As mentioned in the New York Times, the presidential elections in Egypt have seen the Muslim Brother candidate Mohamed Morsi and old Mubarak-apparatchik Ahmed Shafik emerge as the two leading candidates; as a result, a runoff will be held to determine Egypt's first democratically elected President. More interesting (at least to me), is the reaction of the liberal wing of the Egyptian revolution who are piqued at the thought that either a Muslim Brother or Mubarak stalwart will lead the country.
Other moderate and liberal candidates like Amr Moussa, the Nasserite Hamdeen Sabahi, and the former Muslim Brother Aboul Fotouh did not gain enough votes to proceed to the runoff. Indeed, the two former frontrunners of the race, Moussa and Fotouh, are now out of the race. In the case of Fotouh, it seems liberal support for the candidate eroded with the Salafists endorsement of his candidacy. Thus, liberal support buoyed Sabahi's candidacy to propel him to be on par with that of Fotouh. And while the combined votes of Fotouh and Sabahi would put them in a clear plurality of the vote, the Egyptian voting system doesn't care for such ad hoc rationalizations.
Moderate and liberal voices were overshadowed by the organizational skill of the Brotherhood should not come to anyone's surprise. As mentioned by this special from Al Jazeera, this Muslim Brotherhood has had organizational success in parliamentary elections since the beginning of Mubarak's regime. And they are the most organized and largest non-state actor in Egypt. And while the revolution itself was led by liberal and leftist activists, the inability of these activists to speak in a single voice like the Brotherhood doomed their candidate(s) of choice.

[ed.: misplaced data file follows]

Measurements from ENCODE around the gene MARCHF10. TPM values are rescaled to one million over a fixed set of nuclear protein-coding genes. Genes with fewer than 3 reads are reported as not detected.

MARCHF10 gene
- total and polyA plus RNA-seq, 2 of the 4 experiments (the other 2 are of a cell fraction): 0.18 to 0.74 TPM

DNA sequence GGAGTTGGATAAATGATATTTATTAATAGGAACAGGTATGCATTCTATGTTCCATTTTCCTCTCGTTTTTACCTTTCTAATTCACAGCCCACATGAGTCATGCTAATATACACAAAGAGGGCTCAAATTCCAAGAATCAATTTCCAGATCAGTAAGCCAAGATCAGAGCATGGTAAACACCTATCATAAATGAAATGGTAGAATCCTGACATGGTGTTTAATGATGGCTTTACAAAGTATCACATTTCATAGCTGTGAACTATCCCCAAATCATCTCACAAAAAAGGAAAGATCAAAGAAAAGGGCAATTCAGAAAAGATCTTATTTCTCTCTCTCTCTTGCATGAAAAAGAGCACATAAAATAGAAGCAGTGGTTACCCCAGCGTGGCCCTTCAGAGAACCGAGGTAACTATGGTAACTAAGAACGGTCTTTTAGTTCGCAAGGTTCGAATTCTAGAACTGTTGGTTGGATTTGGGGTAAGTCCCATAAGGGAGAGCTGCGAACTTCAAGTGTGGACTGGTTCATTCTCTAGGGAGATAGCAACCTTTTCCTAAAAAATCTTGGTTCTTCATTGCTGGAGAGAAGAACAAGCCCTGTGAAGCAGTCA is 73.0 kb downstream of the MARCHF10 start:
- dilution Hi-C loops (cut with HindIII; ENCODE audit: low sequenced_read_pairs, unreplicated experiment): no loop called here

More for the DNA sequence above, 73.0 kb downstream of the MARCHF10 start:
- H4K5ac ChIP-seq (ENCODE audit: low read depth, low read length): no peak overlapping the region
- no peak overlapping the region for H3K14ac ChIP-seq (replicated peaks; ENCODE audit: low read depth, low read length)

However, the success of Shafik may come as a surprise since the revolution sought to remove the ancien regime of Mubarak. But this is not that surprising once you think about it. It was never clear if the majority of the Egyptian people actually supported the revolution. Not to mean they thought Mubarak was awesome, but that they were neutral with regards to the revolution. The revolution has had an economic and social cost to Egypt: the lost of tourism has sunk an already beleaguered economy, and the constant protests, clashes, and riots of the past year and a half has created a yearning for "normalcy" on the part of many Egyptians. They want security and jobs, and the revolution-as-a-phenomenon has created a situation counter to that. This is the situation that Shafik tried to tap into by stating that the "revolution is over". The chaos of the revolution has ended.
Of course, the dictates of the second-place candidate does not end a revolution. It'll be interesting to see how far Morsi goes if he does win the run-off vote. If so, the Muslim Brotherhood will now control the presidency and parliament, able to pass any legislation they will wish to pass. How they interact with the military (much less the Supreme Council of the Armed Forces) is to be determined.
So what's next of Egypt's liberal activists? Well, the defection of many Fotouh supporters to Sabahi has led to Shafik being the second-place winner. Assuming that this election fosters a new era of Egyptian democracy, and not a continuation of autocratic rule, liberal and leftist activists should follow the example of the Brotherhood and do a better job at organizing at a political level. Yes, the liberal activists were at the forefront of the revolution, with the Brotherhood joining the protests once Mubarak's power became untenable. But as seen in the parliamentary elections, liberals and the left could not even hope to compete against the Brotherhood. And the decision to boycott the election proved to be disastrous. Yes, they showed their displeasure at Islamists controlling the legislature, but they don't have any say in the matter. What did that accomplish?
Let this election be a lesson to the Egyptian left. Hopefully, next time (if there is a next time), some semblance of unity can emerge to actually shift the course of the election. In the meantime, they will need to decide if either Morsi - the Islamist - or Shafik - the face of the old regime - is the lesser to two evils.